The Bates Steel Mule,
A ‘Mechanical Horse’
By Collections Curator Ruth Bitner
Bates Steel Mule pulling a Kirchner seeder plow at the
Western Development Museum’s Pion-Era, Saskatoon, c. 1963
George Shepherd Library
Western Development Museum, 10-C(c)-10
The Bates Steel Mule is one of the most unusual tractors in the
Western Development Museum collection. Just about everyone who
sees it wonders how it worked. Unlike other tractors of its day,
the Steel Mule had no seat. The driver sat on the implement
being pulled, operating the controls with a steering wheel on a
long column that extended for several feet behind the machine.
The Steel Mule was a product of the Joliet Oil Tractor Company of Joliet, Illinois. Joliet was one of dozens of small companies vying for a spot in the lucrative small tractor market between 1910 and 1920. Its first tractor debuted in 1913. One of its key selling features was that a farmer could use it to pull his horse-drawn equipment. The company boasted in a 1914 advertisement:
“The Bates Steel Mule is the only machine in the world which you can hitch up to any horse-drawn implement you now have and operate it from the same position you would your horses. Something more than a tractor–the only machine that really takes the place of your horses.” (Gas Power, September, 1914, p. 77)
With adjustable steel front wheels set far apart and a “crawler”at the back, the Steel Mule could reportedly pull a two or three bottom plow, a binder or mower, a disc harrow or a seed drill. The company compared the crawler to First World War British tanks used at the Battle of the Somme.
“These machines must go through every conceivable condition of ground where wheels could not possibly be used. You need the ‘Crawler’ also on your tractor, so you can use the machine every day, in any season, regardless of the condition of the ground.” (Gas Power, March, 1917, p. 65)
According to the 1917 edition of The Modern Gas Tractor, the Steel Mule was “controlled by means of three wheels and a lever on the end of a long column which consists of three lengths of tubing, one inside of the other. This control column is connected with the tractor through a universal joint and can be swung at will to any position desired. The middle wheel is the steering, the small wheel in front of the steering wheel operates the clutch and the remaining wheel actuates the gear-shifting apparatus. The carburetor control...is in the form of a lever projecting in front of the clutch control wheel.” The author described the Mule as “really a mechanical horse.”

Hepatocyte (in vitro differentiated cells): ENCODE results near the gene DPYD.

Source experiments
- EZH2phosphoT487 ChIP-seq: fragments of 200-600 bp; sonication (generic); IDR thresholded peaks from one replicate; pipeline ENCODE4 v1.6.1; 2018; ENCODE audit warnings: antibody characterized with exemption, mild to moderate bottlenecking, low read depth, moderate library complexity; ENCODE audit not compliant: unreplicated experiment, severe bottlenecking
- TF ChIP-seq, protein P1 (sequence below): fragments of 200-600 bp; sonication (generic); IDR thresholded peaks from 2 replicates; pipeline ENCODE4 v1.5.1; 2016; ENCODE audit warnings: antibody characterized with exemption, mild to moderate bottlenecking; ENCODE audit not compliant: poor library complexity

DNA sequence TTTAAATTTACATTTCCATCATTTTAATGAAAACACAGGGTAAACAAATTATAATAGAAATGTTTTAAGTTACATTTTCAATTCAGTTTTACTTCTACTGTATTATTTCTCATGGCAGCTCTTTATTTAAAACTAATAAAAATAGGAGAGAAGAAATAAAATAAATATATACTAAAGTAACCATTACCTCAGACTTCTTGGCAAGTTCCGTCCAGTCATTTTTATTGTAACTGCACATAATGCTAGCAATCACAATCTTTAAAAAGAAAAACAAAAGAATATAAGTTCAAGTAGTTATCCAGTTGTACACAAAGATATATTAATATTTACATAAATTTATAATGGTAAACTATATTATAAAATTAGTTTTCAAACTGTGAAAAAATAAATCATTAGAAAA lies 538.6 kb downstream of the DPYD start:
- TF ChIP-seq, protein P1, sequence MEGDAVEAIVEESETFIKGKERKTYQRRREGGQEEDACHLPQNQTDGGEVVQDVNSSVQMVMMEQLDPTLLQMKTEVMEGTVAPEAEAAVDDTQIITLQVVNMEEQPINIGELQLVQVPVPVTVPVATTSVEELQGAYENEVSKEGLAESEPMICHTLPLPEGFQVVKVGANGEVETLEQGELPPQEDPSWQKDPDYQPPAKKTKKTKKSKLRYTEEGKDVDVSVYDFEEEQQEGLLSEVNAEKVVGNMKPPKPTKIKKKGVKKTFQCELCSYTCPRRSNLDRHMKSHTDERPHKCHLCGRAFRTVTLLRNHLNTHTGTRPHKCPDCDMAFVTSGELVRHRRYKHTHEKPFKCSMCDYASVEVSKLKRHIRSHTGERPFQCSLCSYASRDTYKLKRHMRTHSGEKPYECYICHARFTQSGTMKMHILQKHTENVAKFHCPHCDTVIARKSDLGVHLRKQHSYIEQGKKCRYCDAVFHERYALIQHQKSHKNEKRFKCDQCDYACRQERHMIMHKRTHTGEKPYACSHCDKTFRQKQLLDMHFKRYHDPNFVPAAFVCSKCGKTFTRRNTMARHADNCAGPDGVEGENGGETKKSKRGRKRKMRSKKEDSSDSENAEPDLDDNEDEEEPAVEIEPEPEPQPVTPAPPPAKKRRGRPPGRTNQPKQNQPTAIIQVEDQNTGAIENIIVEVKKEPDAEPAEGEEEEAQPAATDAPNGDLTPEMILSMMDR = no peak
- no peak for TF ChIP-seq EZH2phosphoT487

Back in the teens, comparisons between farming with horses and farming with tractors figured prominently in promotional material. Manufacturers set out to prove that tractor power was cheaper than horse power: The author of an article in Gas Power, September, 1914 extolled the virtues of the Steel Mule: “When you stop to consider that the cost of about three good horses is the price of this machine and that it is capable of doing every class of work that horses can do, as well as furnishing general purpose power for farm work of all kinds, it is readily understood that there is enormous demand for a machine of this kind. Four horses pulling a 6-foot binder can cut about twelve acres per day, and this outfit, pulling an 8-foot binder and going at high speed is capable of cutting thirty-five to forty acres a day.” Joliet claimed in 1916 that the Steel Mule cost almost two-thirds less to operate than horses. Its 30 hp model sold for $895 in the United States and saved the farmer the cost of a hired man.
The Western Development Museum’s Bates Steel Mule was acquired from Frank Appleby of Pinkham, SK in the early 1960s. Appleby, a homesteader who came to the province in 1911 from Ontario, told the WDM that he bought the tractor in 1917 for $1375 from the dealer in Kindersley. The Mule’s light weight made it suitable for work on land that had been broken, but its high centre of gravity was a problem. In Appleby’s words, “it upset so easy I had to discontinue its farm use. I upset 3 times the last half day I used it and each time all the gas and oil would run out on the ground.”
Like many other so-called good ideas in tractor engineering, the Steel Mule of this design was short-lived. Bates changed to a more conventional crawler design by the late teens. As times changed, the Joliet Oil Tractor Company merged with the Bates Tractor Company in 1919 to form Bates Machine and Tractor Company. It continued in the tractor business until 1937 although it was taken over by Foote Brothers Gear & Machine in 1929.
Frank Appleby’s Bates Steel Mule with the unusual steering design is on exhibit at the Saskatoon WDM. The WDM collection contains two other more conventional-styled Bates Steel Mules, both built in the 1920s, and both with double tracks. One is on display in the Tractor Shed at the North Battleford WDM, and other is in storage at the Saskatoon WDM. Be sure to see these, along with other tractor gems, while visiting the Western Development Museum.
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